A Diffusion Tensor Imaging Study on the Auditory System and Tinnitus

Alessandro Crippaa, Cris P Lantingb, Pim van Dijkb, c, Jos B.T.M Roerdink*, a, c
a Johann Bernoulli Institute for Mathematics and Computer Science, University of Groningen, The Netherlands
b Department of Otorhinolaryngology, University Medical Center Groningen, University of Groningen, The Netherlands
c BCN Neuroimaging Center, University of Groningen, The Netherlands

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© Crippa et al; Licensee Bentham Open

open-access license: This is an open access article licensed under the terms of the Creative Commons Attribution Non-Commercial License (http://creativecommons.org/licenses/by-nc/3.0/) which permits unrestricted, non-commercial use, distribution and reproduction in any medium, provided the work is properly cited.

* Address correspondence to this author at the Johann Bernoulli Institute for Mathematics and Computer Science, University of Groningen, P.O. Box 407, 9700 AK Groningen, The Netherlands. Tel: +31-50-3633931; Fax: +31-50-3633800.; E-mail: j.b.t.m.roerdink@rug.nl


Tinnitus is an auditory percept in the absence of an external sound source. Mechanisms in the central nervous system are believed to be key in the pathophysiology of tinnitus. Diffusion tensor imaging (DTI) is an MR imaging technique that allows in vivo exploration of white matter tissue in the human brain. Using a probabilistic DTI approach, we determined the characteristics of fiber tracts from the inferior colliculus to the medial geniculate body up to the primary auditory cortex. We also investigated the connections between the auditory system and the amygdala, which may be involved in some forms of tinnitus. White matter tracts were characterized by three quantities: the mean fractional anisotropy, the weighted mean fractional anisotropy and the path strength. All these quantities are measures of the patency of white matter tracts. The most important finding is an increased patency of the white matter tracts between the auditory cortex and the amygdala in tinnitus patients as compared to healthy controls.

Keywords:: Tinnitus, diffusion tensor imaging, connectivity patterns, lateralization.


1.1. Auditory System and Tinnitus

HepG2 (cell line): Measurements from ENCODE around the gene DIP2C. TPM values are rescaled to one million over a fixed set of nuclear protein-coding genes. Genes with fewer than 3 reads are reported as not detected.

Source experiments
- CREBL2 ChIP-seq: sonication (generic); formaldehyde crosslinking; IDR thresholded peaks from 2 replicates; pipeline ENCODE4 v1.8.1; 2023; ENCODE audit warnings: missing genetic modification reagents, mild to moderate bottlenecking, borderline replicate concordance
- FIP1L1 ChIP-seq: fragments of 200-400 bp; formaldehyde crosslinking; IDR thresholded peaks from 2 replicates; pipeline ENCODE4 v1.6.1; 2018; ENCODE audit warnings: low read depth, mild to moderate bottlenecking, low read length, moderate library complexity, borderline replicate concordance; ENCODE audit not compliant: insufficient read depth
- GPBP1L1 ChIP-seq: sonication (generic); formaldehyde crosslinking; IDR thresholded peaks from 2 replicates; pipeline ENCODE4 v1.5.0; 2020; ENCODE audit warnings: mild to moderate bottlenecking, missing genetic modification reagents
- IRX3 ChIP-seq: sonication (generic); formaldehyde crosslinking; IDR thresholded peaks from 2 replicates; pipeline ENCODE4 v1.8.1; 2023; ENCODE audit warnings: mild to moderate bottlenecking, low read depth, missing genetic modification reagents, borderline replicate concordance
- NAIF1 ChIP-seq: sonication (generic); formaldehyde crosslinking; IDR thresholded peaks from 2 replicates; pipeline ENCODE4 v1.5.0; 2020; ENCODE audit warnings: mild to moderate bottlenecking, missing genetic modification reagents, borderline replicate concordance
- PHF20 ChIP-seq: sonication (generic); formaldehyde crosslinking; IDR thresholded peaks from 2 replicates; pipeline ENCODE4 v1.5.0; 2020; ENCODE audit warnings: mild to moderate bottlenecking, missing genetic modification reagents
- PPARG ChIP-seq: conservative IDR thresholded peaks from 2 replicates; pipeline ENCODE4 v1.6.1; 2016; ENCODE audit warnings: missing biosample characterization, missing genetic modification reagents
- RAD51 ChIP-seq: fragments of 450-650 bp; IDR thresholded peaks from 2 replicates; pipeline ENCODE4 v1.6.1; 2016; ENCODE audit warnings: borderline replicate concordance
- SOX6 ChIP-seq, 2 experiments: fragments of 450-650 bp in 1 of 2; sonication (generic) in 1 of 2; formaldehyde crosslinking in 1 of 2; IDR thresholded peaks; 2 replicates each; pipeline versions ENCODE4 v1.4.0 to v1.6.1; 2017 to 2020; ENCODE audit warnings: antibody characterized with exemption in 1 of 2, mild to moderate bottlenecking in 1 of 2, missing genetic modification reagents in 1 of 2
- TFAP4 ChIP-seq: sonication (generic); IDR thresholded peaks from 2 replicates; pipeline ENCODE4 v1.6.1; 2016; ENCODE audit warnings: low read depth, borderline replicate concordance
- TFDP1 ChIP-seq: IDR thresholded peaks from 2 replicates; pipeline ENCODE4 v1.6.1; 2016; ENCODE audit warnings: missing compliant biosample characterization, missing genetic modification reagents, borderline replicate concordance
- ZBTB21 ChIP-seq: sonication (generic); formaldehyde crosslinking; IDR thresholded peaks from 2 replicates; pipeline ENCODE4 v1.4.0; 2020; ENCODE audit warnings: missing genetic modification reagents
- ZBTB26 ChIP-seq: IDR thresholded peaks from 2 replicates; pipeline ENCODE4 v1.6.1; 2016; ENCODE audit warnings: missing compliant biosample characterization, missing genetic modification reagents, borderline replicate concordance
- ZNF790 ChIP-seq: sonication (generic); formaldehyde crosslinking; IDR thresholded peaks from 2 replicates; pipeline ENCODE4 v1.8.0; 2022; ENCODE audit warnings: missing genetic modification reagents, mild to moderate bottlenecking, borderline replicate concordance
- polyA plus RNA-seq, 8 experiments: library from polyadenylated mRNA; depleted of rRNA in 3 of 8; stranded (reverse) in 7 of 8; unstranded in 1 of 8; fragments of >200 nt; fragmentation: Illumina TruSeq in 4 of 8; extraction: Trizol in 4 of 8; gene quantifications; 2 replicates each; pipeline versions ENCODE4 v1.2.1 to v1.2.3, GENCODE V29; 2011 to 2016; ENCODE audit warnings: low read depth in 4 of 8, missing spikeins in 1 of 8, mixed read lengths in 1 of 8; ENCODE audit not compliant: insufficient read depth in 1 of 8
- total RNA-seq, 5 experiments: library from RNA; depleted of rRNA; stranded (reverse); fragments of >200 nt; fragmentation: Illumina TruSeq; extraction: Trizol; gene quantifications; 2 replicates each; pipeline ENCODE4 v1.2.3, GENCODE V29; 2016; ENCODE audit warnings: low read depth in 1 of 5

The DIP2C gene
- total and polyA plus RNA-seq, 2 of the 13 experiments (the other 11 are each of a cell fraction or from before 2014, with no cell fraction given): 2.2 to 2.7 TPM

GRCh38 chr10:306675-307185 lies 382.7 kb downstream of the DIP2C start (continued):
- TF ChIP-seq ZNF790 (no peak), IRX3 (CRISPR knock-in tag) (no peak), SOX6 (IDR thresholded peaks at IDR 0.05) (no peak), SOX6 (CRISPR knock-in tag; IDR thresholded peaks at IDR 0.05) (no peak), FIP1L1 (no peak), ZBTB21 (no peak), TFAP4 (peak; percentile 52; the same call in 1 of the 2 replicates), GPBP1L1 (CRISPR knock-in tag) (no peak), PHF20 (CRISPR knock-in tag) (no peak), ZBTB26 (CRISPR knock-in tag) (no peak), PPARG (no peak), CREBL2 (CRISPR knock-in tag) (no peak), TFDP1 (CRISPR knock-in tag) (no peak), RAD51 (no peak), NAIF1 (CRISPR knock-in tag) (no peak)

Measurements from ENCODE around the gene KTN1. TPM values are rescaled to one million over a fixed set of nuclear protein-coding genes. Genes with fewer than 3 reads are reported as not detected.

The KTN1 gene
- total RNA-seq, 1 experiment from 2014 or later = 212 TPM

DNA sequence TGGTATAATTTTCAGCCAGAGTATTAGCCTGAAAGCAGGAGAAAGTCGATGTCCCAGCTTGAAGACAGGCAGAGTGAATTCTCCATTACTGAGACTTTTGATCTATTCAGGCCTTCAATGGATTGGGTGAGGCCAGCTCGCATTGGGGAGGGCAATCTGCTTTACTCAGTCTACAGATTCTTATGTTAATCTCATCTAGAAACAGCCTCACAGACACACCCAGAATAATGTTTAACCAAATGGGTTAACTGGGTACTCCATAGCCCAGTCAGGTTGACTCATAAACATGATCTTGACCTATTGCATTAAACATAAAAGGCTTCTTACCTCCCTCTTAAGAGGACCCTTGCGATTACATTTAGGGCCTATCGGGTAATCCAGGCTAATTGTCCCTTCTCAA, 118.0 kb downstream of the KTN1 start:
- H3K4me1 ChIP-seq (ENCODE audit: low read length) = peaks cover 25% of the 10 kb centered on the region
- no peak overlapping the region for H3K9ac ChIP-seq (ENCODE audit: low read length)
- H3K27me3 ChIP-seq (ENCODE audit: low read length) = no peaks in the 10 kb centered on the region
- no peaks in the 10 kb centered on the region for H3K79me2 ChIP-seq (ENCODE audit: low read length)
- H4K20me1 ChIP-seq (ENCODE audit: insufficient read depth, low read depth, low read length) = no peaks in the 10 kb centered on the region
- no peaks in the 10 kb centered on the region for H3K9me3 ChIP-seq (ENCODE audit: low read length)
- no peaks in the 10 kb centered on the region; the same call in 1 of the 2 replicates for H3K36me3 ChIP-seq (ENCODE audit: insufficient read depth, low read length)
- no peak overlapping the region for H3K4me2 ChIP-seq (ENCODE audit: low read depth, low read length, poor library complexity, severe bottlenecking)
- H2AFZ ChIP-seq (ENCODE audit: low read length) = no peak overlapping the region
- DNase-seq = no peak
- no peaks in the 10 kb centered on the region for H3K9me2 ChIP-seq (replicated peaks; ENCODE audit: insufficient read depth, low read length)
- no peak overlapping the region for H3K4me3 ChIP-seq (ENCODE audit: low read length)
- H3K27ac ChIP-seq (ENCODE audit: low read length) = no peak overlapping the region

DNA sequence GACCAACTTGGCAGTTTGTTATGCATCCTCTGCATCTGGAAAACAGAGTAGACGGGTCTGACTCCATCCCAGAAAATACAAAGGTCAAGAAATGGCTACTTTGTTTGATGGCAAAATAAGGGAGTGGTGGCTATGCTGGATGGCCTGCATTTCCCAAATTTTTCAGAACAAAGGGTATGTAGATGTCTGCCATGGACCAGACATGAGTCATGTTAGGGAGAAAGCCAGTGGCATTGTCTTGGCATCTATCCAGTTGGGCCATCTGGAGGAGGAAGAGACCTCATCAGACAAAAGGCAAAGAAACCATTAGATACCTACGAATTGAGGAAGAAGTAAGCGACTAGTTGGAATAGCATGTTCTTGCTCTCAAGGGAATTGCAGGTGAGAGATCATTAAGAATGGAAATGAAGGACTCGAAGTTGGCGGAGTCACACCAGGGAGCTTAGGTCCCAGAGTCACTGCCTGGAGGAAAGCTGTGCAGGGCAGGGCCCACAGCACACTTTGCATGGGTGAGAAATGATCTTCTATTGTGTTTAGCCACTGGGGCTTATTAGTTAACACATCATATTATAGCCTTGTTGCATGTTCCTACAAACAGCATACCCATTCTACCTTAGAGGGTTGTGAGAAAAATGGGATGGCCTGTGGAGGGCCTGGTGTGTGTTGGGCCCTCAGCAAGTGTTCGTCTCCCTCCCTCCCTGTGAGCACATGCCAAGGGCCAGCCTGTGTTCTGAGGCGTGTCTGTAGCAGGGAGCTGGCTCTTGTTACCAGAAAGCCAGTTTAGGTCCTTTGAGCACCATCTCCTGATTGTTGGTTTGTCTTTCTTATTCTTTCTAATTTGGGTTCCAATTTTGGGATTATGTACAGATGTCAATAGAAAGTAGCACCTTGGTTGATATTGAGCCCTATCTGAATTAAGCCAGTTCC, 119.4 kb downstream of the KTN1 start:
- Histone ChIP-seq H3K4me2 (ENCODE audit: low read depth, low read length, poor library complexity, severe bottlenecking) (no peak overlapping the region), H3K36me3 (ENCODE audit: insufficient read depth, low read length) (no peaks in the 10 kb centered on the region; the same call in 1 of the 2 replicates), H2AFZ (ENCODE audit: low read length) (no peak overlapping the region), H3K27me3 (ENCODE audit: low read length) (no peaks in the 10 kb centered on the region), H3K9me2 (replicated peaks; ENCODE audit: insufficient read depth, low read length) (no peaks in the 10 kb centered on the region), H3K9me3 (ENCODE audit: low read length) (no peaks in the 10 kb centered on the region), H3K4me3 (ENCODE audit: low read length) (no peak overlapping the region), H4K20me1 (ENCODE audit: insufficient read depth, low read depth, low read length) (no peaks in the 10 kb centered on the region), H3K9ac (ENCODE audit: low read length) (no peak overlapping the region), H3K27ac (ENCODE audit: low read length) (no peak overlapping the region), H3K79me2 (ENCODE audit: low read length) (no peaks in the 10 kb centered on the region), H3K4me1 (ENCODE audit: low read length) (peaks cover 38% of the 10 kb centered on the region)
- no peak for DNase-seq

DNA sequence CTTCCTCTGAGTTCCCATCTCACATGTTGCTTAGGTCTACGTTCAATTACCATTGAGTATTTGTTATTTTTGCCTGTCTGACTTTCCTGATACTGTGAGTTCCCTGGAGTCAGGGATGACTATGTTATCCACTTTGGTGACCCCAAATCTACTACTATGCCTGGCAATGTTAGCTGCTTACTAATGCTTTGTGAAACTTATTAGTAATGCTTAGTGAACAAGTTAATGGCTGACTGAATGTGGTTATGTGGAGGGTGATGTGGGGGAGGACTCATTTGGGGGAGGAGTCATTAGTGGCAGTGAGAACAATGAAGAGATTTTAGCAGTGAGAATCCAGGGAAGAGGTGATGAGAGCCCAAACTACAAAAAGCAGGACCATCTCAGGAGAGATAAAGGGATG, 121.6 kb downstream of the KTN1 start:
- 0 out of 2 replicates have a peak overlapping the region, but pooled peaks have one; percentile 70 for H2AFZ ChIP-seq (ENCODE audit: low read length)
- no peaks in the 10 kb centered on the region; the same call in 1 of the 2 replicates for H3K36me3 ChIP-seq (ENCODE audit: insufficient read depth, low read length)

The central auditory system starts at the auditory nerve (AN) which conveys action potentials in response to neurotransmitters released by the hair cells in the cochlea. The cochlear nucleus (CN) is the first nucleus of the auditory system receiving information from the ipsilateral cochlea. A next step in the pathway is the superior olivary complex (SOC), in which input from the two cochlear nuclei converge. Neurons from the CN and SOC project to the inferior colliculus (IC) through axons that form the lateral lemniscus (LL). The next step is formed by connections between the inferior colliculus and the medial geniculate body (MGB) of the thalamus, a relay station of several types of information of which the auditory pathway is only one. Fibers leaving the MGB project to the primary auditory cortex (AC). For more detailed information we refer to Ehret and Romand [1]. In addition to this classical auditory pathway there are connections between the auditory system and the limbic system [2]. The limbic system is involved in motivation, mood and emotion [3], and consists of many subsystems, including the hippocampus, the amygloid complex, the cingulate gyrus and the prefrontal cortex [4]. Typical complaints attached to tinnitus such as anxiety, depression, and emotions such as fear indicate the association of the limbic system with tinnitus [5]. Cognitive therapies focus on the reduction of alteration of the emotional content of the percept of tinnitus by habituation [6, 7]. Changes in regional cerebral blood flow (rCBF) and blood oxygenation (BOLD) signal have been reported in the limbic system by several studies [8]. The connection between the auditory system and the limbic system may thus be of importance in the pathology of tinnitus.